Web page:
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"British power and global expansion between 1755 and 1815 have mainly been attributed to the fiscal-military state and the achievements of the Royal Navy at sea. Roger Morriss here sheds new light on the broader range of developments in the infrastructure of the state needed to extend British power at sea and overseas. He demonstrates how developments in culture, experience and control in central government affected the supply of ships, manpower, food, transport and ordnance as well as the support of the army, permitting the maintenance and projection of armed forces of unprecedented size to distant stations. He reveals how the British state, although dependent on the private sector, built a partnership with it based on trust, ethics and the law. Traditionally regarded as inferior to the fighting services, this book argues that Britain's military bureaucracy was in fact the keystone of the nation's maritime ascendancy"-- Provided by publisher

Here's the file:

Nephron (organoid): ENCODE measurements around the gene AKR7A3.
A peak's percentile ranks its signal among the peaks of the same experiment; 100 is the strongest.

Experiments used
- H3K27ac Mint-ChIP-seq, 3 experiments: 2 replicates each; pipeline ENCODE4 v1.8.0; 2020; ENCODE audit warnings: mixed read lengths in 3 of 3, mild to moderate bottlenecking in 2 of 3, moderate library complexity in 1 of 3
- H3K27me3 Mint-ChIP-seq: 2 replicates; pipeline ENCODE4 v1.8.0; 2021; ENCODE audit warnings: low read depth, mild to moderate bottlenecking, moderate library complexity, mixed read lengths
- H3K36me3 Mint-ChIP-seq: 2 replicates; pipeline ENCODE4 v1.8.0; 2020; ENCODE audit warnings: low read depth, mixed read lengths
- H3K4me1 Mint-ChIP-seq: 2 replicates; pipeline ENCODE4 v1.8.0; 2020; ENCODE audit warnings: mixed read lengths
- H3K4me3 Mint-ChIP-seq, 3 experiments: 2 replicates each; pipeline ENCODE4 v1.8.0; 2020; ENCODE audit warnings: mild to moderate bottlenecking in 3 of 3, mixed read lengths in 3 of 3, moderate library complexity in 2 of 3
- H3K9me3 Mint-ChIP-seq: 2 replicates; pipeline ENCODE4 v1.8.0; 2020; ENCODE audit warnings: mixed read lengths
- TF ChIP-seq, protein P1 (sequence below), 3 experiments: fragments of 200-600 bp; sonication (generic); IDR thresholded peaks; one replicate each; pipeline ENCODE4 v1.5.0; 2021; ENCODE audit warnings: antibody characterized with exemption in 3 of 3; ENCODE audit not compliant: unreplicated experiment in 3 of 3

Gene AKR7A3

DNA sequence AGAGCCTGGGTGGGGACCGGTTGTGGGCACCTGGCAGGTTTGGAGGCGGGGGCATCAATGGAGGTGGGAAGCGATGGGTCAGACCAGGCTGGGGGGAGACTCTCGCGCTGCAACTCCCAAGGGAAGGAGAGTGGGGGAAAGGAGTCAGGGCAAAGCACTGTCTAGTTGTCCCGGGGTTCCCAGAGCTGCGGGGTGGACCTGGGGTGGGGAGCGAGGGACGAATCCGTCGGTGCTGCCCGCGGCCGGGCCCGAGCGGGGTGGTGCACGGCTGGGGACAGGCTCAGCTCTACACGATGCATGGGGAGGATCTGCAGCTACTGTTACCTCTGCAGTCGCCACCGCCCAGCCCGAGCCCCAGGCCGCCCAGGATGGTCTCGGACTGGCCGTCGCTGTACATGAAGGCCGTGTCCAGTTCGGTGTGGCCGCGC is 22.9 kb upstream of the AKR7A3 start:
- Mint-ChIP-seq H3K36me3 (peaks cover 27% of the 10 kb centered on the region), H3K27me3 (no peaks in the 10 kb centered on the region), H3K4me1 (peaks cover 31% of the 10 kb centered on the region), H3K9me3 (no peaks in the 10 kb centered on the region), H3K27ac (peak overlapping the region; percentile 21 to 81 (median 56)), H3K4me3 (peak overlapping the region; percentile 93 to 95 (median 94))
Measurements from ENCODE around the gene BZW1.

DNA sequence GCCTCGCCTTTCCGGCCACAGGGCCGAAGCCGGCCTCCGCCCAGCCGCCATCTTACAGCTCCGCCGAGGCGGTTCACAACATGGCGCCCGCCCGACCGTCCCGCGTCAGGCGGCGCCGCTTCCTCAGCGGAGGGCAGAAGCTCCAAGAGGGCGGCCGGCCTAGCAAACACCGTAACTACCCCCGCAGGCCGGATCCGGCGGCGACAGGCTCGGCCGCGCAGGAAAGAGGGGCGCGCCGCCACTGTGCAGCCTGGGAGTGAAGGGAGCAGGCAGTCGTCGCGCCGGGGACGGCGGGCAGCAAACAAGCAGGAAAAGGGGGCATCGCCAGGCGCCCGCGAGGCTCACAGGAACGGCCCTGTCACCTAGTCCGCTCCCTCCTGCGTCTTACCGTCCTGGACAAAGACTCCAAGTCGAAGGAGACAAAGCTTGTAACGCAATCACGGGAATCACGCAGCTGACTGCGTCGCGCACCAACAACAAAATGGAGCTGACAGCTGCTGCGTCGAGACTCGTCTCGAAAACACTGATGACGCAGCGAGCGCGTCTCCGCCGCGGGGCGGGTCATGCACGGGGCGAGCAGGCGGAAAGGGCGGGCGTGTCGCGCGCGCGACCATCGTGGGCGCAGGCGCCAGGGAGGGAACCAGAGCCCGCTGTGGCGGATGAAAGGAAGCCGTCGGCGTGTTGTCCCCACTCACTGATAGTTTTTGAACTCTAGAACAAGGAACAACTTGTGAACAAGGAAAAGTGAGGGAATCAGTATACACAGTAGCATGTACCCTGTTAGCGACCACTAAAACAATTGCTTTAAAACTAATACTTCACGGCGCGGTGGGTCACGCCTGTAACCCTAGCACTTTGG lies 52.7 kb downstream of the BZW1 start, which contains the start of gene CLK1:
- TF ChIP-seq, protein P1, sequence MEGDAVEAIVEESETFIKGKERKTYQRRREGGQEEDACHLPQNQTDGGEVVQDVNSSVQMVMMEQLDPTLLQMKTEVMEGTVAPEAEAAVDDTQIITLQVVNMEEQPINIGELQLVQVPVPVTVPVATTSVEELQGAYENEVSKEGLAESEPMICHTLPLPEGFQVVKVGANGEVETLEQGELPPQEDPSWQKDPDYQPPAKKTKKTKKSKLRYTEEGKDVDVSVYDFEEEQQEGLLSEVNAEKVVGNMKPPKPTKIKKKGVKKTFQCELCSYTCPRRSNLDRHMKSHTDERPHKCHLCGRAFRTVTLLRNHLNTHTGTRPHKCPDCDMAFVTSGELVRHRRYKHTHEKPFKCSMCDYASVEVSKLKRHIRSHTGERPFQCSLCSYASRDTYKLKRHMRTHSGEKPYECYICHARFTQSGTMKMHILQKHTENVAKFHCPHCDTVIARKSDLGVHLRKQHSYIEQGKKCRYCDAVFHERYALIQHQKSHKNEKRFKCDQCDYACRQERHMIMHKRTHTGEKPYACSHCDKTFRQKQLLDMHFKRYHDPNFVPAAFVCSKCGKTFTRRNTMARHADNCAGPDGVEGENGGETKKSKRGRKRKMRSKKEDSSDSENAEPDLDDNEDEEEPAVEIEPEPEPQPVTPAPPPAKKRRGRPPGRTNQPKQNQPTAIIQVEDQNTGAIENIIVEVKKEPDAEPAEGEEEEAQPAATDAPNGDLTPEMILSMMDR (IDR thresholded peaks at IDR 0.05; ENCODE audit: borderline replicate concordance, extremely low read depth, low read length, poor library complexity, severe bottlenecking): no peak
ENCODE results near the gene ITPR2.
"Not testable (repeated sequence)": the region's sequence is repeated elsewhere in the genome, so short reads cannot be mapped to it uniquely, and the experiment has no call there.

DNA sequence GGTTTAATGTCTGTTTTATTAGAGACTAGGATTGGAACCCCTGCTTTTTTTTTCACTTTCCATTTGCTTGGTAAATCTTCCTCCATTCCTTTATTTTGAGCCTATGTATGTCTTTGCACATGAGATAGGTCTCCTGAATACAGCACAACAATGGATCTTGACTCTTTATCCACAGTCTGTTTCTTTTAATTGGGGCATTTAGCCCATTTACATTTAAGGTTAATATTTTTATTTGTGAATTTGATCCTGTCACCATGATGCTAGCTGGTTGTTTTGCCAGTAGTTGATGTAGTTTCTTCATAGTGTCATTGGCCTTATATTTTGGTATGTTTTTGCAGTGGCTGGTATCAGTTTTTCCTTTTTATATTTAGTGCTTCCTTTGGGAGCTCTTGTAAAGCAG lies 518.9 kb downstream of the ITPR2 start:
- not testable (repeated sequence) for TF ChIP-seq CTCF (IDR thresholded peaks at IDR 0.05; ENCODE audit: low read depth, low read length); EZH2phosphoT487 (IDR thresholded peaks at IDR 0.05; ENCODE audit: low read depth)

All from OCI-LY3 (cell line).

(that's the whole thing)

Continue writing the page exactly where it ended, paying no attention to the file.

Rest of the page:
By Robert Bucholz (2009) | Miller Library AUDIOSET 710 v.1-2 + guide See especially Disc 3: London rises again: as an imperial capital -- Johnson's London: all that life can afford -- The underside of 18th century London -- London confronts its problems -- Life in Dickens's London -- Two windows into Victorian London